The ‘Simply Crochet’ is incredible. I’ve had problems with Debbie Bliss’s knitting patterns before (right side and wrong side row jumbled, one too many or too few stitches, errata galore…), and I must say that I haven’t actually made anything from this book yet, but I have a feeling that I’m going to have a great time making things from this one. It’s full of really lovely garments, including a stunning white vest, little lacy collars, and a glorious dress (the one on the cover, and the selling point for me because the pattern is called ‘Darcey’ – my name, minus the ‘e’). It’s a shame they are all so summery, but at least I have something to look forward to post-winter.

Then there are these two. Nicky Epstein’s ‘Block by Block’ is just – actually if I try to put this into words I might do it an injustice. It’s one of those books that people tell you is amazing, but you don’t really understand the full wealth of its amazingness until you open it. There’s just so much variety. Every technique you could imagine has been adapted for use in making 6 inch square upon 6 inch square. I can’t wait to make a whole blanket from these blocks. I have made one square square from this book as a present for my godmother. The pattern is called ‘Tree Breeze’ and features cables into the back loop – a tedious but effective process. I used Fibranatura’s sportweight organic cotton.

The book next to ‘Block by Block’ is a gem I found after trawling the shelves of Kinokuniya for hour a few weeks ago. The wonderful thing about Japanese crochet books is if you can read charts you can make anything from them. There are very, very rarely any written pattern instructions, and if there are, fortunately for me, I studied Japanese for a few years and can generally understand them. Anything I don’t understand, I have a mountain of dictionaries to make sense of it. I love the idea of crocheting around the edges of cards and things like that. This book has some really inspiring images of that application of crochet. It’s like an extension of these awesome creations by lutteridyl.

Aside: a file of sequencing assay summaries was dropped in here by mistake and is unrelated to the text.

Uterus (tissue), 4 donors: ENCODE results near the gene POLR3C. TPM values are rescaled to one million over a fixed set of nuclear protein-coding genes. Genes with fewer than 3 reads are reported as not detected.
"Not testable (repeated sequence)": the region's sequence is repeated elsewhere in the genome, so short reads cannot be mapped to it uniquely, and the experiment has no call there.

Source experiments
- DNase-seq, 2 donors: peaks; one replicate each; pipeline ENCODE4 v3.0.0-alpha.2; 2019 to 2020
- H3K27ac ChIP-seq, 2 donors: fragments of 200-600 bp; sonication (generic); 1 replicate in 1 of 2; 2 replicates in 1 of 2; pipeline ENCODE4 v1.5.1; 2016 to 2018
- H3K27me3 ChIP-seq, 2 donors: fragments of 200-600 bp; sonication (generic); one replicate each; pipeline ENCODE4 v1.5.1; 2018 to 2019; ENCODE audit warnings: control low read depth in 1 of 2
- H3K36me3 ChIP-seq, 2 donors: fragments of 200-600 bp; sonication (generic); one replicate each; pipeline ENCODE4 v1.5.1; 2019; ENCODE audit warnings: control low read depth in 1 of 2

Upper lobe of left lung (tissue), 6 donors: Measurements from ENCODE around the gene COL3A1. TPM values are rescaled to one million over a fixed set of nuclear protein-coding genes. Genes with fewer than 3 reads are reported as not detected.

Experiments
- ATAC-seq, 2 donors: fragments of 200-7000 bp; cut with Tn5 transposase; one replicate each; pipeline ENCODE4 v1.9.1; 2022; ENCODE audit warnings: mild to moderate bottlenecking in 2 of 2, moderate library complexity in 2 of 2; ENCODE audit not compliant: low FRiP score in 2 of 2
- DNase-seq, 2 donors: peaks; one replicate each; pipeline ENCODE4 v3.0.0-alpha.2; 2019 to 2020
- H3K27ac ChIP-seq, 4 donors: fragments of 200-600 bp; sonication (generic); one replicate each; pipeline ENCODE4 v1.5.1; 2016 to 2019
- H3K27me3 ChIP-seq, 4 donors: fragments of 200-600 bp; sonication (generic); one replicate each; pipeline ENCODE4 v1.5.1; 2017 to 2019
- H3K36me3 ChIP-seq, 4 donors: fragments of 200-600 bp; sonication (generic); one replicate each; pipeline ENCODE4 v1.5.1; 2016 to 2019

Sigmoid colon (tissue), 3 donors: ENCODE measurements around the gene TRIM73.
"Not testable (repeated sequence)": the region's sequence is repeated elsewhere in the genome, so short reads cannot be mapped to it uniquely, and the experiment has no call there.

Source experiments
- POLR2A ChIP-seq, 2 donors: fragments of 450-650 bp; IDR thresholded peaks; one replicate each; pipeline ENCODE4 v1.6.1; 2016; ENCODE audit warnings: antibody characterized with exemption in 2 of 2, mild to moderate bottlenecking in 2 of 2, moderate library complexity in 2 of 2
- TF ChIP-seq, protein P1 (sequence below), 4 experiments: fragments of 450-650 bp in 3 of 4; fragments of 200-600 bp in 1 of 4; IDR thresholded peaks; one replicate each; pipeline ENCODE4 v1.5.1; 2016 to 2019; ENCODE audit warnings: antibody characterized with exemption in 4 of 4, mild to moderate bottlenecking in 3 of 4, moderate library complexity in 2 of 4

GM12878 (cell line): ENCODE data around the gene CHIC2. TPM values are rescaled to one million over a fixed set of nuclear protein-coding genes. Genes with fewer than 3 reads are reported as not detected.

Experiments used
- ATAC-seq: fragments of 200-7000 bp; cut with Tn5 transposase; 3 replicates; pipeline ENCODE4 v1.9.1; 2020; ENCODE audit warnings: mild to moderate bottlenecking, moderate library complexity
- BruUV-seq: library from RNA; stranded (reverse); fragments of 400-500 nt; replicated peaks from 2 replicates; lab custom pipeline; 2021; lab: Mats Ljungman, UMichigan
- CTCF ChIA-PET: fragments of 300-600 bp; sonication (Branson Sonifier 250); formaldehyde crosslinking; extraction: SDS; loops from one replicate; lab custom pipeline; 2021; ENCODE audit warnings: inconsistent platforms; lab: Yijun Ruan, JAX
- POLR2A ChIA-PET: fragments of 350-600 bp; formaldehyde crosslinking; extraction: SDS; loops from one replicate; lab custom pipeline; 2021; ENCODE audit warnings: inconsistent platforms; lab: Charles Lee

I’m hoping to use the cottons below for this purpose.

Moral: country wool shops are legendary.

Check out my haul! I got these goodies, for ridiculously low prices, from the wool shop in Katoomba. I’ve struggled to find Jigsaw sock yarn for ages. The bonus was finding it so cheap. The Sirdar Escape was an impulse buy. The lovely, vibrant indigo that lurks in the centre of the ball is what caused me to purposefully overlook the high percentage of acrylic. I don’t mean to be a yarn snob, but I know that at heart I am. I’m really sorry. I am however slightly amused by the terminology “Wool Rich”. Is that a subtle way of saying 2% more wool than acrylic? Sorry, sorry, sorry. Yarn snobbery alert. Sorry.

I’ve started a sock with one of the balls of Jigsaw in these rad ’70s colours. I’ll have to take extra precautions against SSS (second sock syndrome). I’ve suffered from SSS and SGS (second glove syndrome) repeatedly in the past. These are working up fairly quickly, so it shouldn’t be too much of problem…

Oh, and I found this little gem lurking in some drawers at work a couple of weeks ago.
A surefire way to use up all those loose scraps of 8ply in our stashes that we all know and love. I now know what I’m making everyone for Christmas this year!

On another note, the back of my Paton’s Classics vest is almost complete. I have a few rows before I start the short row shaping of the neck. I was pretty pleased with how I joined in the second ball. The join is about halfway down the back. It was tricky getting the variegation to match up. Instead of joining at the edges and burying my ends I tried a new method of braiding the end of the old ball around the end of the new one. Sneaky, sneaky. I’ll definitely be using that one again.